​Resist the leap to action

152 views . 04 Oct 2020

In this episode, we’ll look at the second tip of practicing adaptive leadership, resist the leap to

action.

Adaptive challenges require one to reinterpret, question their own values as well as habits and behavior.

It requires a lot more reflection than spontaneous actions. In times of crisis, pressure mounts to take quick

action. This plays out as strength for many people and as such many people rise to the occasion to do

something. Emergency management is a needed skill. It has enabled people to save those who are trapped

in a burning building and even those who were drowning.

Session Three Episode 3 - Resist the leap to action


Welcome to our video series on practicing adaptive leadership.
In the previous video we covered the first tip of practicing adaptive leadership - Don’t do it alone (Please
visit our previous video for the first tip - Don’t do it alone).
In this video lesson, we’ll look at the second tip of practicing adaptive leadership, resist the leap to
action.
Adaptive challenges require one to reinterpret, question their own values as well as habits and behavior.
It requires a lot more reflection than spontaneous actions. In times of crisis, pressure mounts to take quick
action. This plays out as strength for many people and as such many people rise to the occasion to do
something. Emergency management is a needed skill. It has enabled people to save those who are trapped
in a burning building and even those who were drowning.
Adaptive leadership is different from rescuing people from fire. Adaptive challenges are hard to define
and require people to question their own priorities, habits, behaviour and priorities. When leading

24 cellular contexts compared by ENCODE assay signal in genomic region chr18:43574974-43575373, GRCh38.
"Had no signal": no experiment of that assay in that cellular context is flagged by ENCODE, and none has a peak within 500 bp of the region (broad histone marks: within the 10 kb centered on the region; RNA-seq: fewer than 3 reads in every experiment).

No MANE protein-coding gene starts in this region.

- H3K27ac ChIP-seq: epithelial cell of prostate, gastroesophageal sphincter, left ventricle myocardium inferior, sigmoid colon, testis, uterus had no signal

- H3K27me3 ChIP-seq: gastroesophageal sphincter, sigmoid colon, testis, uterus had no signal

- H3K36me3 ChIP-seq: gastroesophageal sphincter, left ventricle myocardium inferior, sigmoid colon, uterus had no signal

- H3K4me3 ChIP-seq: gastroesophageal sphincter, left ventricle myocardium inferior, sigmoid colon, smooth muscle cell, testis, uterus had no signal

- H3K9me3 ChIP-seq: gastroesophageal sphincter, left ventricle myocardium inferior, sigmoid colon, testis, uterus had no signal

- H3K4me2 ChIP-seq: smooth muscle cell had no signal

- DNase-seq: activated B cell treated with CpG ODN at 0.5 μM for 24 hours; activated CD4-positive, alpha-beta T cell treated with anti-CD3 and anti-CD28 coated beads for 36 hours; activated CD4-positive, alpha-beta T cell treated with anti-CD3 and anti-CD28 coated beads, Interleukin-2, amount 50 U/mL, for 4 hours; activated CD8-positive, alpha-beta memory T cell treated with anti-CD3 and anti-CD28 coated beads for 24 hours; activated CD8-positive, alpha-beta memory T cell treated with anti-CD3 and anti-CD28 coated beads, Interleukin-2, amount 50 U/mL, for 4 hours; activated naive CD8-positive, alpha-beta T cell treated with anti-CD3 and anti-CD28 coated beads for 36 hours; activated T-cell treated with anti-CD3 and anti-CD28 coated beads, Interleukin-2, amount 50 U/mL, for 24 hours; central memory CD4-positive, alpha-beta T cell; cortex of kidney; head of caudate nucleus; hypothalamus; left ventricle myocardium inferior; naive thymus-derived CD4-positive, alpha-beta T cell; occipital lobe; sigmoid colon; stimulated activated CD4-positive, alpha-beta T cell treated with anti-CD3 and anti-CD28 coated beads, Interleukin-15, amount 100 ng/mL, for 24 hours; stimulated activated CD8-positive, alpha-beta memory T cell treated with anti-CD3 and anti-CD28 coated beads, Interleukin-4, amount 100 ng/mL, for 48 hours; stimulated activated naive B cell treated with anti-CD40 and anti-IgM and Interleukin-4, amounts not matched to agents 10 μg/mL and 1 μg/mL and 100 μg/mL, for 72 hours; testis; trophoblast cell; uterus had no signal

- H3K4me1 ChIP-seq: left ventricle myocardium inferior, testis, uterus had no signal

adaptive change, you will encounter resistance by stirring the pot, upsetting the status quo and creating
disequilibrium.
Scenario
Dr. Daniel had recently been transferred to ABC hospital. The hospital had just recorded a number of
deaths resulting from a strange disease that had spread in Neema town. Patients had the same symptoms
as those who were suffering from Malaria. His colleagues opted to administer Malaria vaccines to these
patients. However, patients' conditions worsened resulting in deaths. Hospital management was desperate
to find the cure of this disease and samples had been sent to different laboratories both locally and abroad.
Dr Daniel together with 2 more doctors were allocated the hospital wing dealing with the disease. As the
patients were admitted, groaning in pain, his colleagues were looking at Malaria drugs as the only resort
of helping the patients against the pain and to cure the disease. Dr Daniel believed the disease patients
were suffering from was not malaria hence he could not administer the drug despite the noises from
patients. Some families were bitter with him as they felt the doctor they came to seek help from was not
helping. On realizing that, Dr Daniel opted to join the lab technicians, encouraging them to put more
hours in finding out the cause and the structure of the disease. As this process continued, more and more
deaths were reported especially on patients who were on Malaria treatment.
A week later, it was discovered that the disease had a different structure from malaria and malaria drugs
boosted the spread of the disease in the patient’s organs. Patients who had not been given malaria drugs
were treated and discharged.
Solving an adaptive challenge takes time and reflection. One has to resist the pressure to do something
rather one should spend time diagnosing the problem. Spending time diagnosing a problem when a
solution is urgent gets uncomfortable. However, you have to give yourself time to assess your own skills
and to determine whether you are the right person to intervene. Feel free to leave the challenge to
someone else if they will have a better chance of success. Always take time to assess the risk; ask yourself
whether the potential rewards are worth the risks.